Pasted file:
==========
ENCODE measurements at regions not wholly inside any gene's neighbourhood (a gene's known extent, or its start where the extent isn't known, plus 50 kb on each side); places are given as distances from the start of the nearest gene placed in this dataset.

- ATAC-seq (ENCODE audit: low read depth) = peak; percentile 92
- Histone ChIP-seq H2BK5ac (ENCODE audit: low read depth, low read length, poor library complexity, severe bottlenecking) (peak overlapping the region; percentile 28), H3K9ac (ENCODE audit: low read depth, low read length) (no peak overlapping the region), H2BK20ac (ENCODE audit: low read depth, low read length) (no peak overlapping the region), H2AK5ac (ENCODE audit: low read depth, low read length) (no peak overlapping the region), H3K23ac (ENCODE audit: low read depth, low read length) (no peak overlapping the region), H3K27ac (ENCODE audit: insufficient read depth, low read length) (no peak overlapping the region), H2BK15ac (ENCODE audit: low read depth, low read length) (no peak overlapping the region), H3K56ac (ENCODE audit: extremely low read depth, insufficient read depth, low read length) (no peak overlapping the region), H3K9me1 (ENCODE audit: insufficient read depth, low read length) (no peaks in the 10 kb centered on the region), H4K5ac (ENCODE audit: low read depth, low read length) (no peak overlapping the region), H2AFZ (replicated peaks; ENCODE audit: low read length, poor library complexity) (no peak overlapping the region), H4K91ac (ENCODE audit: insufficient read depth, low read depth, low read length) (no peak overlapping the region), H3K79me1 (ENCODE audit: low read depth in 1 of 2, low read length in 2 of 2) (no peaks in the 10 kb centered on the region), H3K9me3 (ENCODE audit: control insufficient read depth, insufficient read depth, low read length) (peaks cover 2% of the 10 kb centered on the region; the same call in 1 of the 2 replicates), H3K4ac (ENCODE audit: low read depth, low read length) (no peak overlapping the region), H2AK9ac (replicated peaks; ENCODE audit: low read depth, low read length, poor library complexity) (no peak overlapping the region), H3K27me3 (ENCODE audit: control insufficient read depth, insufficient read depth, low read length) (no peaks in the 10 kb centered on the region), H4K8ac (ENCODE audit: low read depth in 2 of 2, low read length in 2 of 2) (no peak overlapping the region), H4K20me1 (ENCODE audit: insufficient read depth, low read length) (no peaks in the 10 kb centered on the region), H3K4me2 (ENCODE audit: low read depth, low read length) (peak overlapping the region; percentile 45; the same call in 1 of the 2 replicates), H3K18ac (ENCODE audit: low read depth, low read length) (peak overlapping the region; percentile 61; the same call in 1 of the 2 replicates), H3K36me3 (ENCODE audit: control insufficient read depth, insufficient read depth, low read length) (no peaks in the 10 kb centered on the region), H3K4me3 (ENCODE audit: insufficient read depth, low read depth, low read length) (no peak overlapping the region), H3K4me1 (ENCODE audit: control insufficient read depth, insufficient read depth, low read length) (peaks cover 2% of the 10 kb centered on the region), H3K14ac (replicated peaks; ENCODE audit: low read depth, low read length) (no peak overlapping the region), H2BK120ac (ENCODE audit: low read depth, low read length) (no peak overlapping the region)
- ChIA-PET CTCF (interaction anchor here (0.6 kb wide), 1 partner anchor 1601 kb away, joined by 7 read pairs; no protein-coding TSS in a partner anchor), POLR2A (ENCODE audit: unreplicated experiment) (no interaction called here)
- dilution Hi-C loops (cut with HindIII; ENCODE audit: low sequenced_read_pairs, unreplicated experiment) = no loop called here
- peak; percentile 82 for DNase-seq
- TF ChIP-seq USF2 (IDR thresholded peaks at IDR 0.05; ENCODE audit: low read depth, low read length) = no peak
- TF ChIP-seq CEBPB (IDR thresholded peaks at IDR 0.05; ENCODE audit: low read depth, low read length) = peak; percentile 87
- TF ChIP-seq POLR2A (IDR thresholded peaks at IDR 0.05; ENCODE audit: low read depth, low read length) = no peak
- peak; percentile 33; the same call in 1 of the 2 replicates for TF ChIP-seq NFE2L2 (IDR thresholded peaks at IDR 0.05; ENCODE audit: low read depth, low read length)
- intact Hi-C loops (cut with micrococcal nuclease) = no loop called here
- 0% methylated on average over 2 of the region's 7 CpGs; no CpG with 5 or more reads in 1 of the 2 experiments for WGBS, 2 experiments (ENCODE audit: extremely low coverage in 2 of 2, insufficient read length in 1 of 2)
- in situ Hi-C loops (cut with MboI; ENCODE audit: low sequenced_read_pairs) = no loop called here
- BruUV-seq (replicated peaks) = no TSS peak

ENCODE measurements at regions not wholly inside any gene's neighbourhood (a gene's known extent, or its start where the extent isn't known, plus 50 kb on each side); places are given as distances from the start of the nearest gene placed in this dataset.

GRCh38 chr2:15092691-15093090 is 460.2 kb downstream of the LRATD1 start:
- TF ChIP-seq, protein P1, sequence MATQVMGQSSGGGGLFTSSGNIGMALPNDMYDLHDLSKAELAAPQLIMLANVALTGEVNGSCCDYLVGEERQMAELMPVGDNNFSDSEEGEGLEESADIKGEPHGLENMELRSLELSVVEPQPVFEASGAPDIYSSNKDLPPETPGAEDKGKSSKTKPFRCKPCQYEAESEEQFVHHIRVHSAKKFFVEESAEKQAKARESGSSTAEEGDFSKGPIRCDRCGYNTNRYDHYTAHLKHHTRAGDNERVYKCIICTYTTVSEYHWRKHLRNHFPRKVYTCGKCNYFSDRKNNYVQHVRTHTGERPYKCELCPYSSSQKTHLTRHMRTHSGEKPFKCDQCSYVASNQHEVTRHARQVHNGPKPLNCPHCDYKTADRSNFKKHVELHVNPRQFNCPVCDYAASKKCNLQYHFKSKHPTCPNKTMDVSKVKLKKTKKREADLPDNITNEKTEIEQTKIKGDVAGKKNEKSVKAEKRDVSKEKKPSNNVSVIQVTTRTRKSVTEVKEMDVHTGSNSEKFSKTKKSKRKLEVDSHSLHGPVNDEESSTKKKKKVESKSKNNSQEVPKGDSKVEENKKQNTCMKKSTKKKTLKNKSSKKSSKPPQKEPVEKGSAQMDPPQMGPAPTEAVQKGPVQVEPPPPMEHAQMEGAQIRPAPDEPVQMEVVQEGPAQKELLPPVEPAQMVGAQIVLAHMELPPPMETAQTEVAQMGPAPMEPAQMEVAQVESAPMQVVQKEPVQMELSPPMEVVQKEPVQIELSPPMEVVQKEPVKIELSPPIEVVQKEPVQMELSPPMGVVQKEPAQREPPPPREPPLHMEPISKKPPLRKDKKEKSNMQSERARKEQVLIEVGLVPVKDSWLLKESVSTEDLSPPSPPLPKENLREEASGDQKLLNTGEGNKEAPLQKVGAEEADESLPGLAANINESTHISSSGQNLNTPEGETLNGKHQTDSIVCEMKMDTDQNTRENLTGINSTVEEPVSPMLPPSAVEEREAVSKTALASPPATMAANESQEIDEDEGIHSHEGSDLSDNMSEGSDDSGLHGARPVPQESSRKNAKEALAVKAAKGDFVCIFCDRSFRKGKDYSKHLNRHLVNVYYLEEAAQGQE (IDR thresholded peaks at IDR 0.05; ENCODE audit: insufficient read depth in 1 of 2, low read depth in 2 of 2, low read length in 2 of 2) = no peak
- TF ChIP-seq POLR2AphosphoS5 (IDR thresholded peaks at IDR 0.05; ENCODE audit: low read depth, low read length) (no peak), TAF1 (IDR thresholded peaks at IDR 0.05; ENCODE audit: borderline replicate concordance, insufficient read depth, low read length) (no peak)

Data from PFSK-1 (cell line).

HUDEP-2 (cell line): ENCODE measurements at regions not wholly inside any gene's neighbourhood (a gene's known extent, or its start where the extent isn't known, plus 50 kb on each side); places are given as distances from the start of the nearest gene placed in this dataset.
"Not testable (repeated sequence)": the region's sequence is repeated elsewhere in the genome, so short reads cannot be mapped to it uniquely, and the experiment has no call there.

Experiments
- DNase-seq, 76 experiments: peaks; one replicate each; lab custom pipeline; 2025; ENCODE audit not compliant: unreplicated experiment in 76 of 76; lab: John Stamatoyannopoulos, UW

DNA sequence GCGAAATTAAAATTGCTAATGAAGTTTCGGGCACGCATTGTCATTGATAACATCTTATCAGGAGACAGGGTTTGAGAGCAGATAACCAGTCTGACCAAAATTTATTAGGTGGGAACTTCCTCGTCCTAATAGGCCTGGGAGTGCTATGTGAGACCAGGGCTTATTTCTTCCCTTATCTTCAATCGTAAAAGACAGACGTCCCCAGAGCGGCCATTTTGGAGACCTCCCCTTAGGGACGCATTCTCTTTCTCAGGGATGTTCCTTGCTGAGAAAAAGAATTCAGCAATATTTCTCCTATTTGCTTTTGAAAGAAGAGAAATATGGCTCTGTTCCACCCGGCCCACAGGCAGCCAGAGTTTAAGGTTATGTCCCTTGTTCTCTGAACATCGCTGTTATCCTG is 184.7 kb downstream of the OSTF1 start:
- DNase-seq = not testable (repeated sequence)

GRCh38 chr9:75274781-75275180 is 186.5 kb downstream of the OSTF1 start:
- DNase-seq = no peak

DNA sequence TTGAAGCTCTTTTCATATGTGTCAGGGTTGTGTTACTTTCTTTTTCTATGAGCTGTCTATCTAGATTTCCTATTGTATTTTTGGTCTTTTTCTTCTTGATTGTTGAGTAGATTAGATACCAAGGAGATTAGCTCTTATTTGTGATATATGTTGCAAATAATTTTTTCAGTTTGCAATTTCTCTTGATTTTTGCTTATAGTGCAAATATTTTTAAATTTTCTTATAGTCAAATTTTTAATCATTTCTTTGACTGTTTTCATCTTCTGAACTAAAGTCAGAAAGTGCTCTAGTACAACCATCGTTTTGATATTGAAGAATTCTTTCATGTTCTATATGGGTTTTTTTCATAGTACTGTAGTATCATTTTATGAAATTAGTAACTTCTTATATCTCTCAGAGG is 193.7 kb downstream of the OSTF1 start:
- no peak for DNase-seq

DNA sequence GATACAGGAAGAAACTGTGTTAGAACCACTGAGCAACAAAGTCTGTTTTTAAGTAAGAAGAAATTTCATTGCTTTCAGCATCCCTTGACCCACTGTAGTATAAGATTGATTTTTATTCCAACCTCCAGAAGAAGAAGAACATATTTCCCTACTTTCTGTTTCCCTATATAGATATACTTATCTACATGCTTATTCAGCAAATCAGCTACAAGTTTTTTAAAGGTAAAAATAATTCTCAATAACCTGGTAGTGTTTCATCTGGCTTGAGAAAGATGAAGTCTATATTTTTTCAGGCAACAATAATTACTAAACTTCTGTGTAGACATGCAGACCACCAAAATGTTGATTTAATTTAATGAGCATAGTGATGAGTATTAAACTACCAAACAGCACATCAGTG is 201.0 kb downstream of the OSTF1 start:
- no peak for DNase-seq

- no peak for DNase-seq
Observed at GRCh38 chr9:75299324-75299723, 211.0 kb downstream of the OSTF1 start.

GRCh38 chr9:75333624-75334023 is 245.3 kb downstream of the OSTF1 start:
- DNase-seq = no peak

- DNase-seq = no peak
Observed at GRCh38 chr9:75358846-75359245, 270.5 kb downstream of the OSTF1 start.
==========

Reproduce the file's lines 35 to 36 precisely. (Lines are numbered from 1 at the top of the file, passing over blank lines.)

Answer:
- DNase-seq = no peak

- DNase-seq = no peak